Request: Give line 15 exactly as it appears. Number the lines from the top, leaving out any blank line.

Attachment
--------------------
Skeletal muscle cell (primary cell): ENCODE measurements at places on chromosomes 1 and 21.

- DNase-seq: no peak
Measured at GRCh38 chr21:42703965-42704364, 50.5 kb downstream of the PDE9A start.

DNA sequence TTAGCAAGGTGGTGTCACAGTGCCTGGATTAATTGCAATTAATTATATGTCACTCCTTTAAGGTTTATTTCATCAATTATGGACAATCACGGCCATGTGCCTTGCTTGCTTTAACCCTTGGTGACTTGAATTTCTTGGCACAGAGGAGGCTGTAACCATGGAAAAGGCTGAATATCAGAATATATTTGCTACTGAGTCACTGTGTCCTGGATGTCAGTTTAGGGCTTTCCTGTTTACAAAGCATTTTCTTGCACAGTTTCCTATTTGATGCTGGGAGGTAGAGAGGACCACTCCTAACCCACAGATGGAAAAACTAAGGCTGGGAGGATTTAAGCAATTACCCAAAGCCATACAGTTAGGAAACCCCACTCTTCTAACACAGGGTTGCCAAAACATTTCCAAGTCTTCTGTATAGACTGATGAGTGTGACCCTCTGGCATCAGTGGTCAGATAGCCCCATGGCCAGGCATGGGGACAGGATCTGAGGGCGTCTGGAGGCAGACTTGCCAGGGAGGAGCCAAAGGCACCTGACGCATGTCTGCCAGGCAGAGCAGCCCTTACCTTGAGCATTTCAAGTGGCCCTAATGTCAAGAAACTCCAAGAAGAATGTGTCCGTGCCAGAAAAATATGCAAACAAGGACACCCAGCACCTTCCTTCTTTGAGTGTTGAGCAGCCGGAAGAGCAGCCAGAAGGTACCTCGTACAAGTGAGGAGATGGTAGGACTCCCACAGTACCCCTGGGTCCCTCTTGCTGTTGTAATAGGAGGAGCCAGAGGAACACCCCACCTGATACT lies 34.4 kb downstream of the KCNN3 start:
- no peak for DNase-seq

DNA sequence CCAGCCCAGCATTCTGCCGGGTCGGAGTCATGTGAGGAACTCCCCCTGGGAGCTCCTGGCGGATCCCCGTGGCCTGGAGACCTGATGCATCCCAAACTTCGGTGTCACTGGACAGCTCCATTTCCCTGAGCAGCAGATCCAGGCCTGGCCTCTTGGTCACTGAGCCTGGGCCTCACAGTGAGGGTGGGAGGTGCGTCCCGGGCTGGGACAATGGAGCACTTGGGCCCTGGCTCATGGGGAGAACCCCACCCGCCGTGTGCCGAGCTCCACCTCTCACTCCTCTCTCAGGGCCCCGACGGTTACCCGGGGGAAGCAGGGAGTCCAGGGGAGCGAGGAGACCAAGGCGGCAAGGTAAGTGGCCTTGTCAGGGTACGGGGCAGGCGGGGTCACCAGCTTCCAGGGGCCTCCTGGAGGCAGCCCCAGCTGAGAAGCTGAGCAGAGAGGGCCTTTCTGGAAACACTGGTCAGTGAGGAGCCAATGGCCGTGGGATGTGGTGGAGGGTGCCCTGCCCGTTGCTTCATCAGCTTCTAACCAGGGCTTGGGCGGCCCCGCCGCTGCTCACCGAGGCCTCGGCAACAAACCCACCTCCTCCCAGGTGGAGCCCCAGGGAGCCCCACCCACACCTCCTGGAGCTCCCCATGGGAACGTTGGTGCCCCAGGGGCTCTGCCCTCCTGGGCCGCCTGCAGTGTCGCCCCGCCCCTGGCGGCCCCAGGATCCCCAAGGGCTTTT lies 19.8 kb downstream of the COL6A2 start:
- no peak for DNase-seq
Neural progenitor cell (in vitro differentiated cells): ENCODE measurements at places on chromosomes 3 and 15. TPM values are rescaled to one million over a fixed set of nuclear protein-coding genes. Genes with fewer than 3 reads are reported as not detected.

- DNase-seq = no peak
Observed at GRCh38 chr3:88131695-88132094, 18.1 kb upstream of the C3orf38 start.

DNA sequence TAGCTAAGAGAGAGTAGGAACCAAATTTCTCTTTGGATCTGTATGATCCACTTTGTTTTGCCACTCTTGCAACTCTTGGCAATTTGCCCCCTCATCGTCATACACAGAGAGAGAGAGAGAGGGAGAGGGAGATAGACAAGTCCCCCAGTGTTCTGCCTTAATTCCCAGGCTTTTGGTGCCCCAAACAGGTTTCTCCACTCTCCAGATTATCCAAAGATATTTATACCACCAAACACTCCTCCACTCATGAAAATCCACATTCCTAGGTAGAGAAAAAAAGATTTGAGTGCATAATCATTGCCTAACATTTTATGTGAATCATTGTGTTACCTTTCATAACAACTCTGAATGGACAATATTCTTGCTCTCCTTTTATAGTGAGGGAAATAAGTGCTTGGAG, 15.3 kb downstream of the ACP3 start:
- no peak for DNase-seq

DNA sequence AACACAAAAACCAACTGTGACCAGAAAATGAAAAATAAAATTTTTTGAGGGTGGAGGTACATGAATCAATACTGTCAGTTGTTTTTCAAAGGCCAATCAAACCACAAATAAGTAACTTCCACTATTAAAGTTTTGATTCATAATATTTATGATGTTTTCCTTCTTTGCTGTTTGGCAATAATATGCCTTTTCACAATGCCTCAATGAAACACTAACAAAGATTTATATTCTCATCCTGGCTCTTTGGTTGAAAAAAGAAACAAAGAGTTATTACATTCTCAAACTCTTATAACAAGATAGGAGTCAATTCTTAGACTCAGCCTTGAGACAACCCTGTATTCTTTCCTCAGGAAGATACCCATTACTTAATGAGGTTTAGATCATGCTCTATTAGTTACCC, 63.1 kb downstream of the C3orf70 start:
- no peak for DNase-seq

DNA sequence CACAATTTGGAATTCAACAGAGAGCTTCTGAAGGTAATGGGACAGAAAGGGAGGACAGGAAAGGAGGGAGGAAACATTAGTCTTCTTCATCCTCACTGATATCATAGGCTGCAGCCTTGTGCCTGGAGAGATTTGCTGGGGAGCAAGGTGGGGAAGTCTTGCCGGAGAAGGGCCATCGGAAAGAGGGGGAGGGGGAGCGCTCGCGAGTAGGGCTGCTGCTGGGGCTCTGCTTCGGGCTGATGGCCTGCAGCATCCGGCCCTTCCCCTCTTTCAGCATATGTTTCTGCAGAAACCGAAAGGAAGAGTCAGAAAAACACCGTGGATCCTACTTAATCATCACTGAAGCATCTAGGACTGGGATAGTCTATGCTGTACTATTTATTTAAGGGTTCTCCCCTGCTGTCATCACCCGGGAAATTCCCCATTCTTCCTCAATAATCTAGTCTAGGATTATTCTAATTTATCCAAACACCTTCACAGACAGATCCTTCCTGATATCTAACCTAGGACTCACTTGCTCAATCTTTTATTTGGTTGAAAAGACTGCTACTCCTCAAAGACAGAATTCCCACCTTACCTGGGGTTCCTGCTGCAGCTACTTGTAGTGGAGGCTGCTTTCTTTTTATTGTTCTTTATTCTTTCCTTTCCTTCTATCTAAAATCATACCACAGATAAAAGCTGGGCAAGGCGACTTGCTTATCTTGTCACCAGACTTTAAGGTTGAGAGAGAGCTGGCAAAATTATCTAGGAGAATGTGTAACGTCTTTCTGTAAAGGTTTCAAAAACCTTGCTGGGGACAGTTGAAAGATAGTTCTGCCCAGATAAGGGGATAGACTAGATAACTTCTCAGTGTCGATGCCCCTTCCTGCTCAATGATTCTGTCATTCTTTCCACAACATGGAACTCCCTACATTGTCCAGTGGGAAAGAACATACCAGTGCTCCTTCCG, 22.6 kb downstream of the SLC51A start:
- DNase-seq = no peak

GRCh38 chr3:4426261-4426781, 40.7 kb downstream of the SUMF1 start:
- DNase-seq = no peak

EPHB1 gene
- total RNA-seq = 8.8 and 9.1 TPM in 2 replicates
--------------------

DNA sequence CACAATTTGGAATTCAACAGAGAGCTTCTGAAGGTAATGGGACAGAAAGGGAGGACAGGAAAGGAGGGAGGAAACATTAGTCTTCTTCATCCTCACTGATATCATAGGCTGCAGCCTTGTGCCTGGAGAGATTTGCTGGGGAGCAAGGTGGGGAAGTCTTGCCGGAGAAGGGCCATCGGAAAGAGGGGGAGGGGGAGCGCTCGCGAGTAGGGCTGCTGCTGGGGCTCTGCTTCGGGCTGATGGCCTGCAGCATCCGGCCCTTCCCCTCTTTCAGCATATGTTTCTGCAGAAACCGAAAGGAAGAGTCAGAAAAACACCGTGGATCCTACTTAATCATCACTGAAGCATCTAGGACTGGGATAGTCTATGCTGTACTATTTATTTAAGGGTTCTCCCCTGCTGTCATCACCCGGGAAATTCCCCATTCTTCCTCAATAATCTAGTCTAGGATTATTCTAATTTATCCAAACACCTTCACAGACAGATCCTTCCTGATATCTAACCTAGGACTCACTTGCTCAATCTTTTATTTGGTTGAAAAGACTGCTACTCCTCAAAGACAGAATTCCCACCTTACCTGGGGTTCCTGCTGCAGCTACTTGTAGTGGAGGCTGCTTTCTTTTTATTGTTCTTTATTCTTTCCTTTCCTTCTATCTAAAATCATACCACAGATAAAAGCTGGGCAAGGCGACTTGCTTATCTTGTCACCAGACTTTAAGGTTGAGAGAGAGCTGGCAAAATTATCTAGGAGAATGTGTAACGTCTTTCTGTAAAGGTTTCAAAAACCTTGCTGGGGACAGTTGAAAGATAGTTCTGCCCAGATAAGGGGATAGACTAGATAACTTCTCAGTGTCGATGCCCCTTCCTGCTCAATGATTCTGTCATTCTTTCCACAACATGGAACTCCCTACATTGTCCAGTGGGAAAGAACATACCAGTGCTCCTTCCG, 22.6 kb downstream of the SLC51A start: